- Be wary of rigid food cost percentages Not every dish needs to achieve your budgeted food cost percentage. Don’t get caught up with achieving percentage margins rather than profit. When costing your dishes look at how much profit you make on each dish in real money terms. Sometimes higher cost dishes with worse food cost margins deliver the most profit. “You can’t take a percentage to the bank!”. Read our article on Menu Engineering to find out more about how to analyse this.
- Cost EVERY dish Write a detailed recipe for every dish on your menu and then cost it. This will give you a much better chance of making a profit. This also includes Banqueting and room service if you offer it. The benefit if writing out every dish also means that you have a better chance of achieving a consistent dish, meaning that your customers are likely to return time and time again when a favourite dish is likely to be made to the same standards and recipe each time.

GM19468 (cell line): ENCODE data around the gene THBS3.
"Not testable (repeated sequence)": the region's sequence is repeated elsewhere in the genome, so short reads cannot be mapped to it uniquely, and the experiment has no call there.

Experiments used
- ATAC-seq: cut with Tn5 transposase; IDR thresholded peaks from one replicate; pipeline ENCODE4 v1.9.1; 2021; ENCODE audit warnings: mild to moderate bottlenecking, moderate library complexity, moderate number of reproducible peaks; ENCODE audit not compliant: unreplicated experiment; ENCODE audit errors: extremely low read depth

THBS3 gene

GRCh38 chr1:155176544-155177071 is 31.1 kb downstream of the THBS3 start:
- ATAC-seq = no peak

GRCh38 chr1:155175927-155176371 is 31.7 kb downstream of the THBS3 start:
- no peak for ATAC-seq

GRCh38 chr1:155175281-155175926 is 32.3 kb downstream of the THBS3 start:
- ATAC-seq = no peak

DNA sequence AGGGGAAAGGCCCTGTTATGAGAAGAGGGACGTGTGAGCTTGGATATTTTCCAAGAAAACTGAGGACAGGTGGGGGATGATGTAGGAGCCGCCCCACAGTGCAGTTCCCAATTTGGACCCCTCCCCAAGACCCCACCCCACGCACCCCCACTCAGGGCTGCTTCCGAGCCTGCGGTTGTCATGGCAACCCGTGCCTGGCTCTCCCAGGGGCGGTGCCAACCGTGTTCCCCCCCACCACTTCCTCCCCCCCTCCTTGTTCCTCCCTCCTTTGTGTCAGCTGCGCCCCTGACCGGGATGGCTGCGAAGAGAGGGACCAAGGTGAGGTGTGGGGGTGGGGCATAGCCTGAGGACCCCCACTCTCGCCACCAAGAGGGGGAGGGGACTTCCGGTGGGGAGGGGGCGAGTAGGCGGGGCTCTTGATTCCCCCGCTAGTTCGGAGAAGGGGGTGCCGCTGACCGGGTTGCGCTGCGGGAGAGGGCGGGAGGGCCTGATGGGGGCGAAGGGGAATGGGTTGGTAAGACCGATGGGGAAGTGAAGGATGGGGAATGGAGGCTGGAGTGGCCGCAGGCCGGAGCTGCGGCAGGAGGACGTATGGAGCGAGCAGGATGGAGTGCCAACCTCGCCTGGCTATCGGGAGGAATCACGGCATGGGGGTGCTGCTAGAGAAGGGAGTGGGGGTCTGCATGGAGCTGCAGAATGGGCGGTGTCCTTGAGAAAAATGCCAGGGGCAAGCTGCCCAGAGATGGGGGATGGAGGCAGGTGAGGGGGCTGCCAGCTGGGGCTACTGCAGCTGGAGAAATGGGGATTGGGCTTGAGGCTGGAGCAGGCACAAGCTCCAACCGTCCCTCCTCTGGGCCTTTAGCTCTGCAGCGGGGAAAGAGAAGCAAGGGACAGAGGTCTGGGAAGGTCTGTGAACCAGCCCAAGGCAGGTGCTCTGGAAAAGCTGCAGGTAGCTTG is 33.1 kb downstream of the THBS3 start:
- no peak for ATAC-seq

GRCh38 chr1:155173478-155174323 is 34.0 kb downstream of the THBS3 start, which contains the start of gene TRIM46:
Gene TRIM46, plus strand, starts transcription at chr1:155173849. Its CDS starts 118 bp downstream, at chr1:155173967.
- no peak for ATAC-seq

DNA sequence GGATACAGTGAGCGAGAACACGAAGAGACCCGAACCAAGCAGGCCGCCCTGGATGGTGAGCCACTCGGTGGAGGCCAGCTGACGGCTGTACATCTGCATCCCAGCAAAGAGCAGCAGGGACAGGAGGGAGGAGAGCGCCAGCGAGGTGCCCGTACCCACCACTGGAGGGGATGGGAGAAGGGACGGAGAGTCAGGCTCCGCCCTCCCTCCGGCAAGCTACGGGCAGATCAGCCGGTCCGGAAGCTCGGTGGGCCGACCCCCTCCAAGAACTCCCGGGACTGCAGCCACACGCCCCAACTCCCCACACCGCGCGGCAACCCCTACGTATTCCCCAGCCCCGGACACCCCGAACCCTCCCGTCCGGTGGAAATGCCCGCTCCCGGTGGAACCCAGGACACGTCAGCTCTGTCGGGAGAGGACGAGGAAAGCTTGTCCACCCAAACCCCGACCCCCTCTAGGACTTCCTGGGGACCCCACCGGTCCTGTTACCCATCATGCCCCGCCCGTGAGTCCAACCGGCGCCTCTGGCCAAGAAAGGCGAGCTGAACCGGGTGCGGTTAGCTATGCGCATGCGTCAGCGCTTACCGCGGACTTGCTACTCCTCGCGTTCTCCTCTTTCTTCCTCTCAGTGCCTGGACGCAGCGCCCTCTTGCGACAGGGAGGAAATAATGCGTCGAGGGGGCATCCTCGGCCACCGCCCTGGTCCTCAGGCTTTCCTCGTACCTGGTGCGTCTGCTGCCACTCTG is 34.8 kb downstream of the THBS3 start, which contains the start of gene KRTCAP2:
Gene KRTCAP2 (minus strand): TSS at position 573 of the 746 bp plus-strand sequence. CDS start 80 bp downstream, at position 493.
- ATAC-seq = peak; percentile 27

Step Two: Presentation and Selling StrategiesOnce your overall strategy has been decided you need to follow this through on the menu and in the business, so menu presentation and selling strategies are extremely important. Here are Kitchen CUT’s golden rules for a menu that delivers to its business potential:
- Be consistent When pricing your menu, be consistent in how you round-off a dish cost. Either charge the straight pound rate (£4, £6, £12 etc) across the menu: or use 50p or 99p increments it looks neater and surveys have shown that customers prefer it.
- Avoid too many supplements Try not to have too many add-on charges ie supplement, pa (price on application), or sp (seasonal price) on your menus. Customers will soon get fed up.
- Spread your more expensive dishes across the menu Avoid bunching all your expensive dishes together – and put some of your cheaper dishes at the top left and right hand sides of the menu, as this is where customers start to read it from. Their decision as to whether or not you are too expensive for them will be made very quickly – either online or outside your restaurant (if you display your menu in the window or on a stand at the entrance).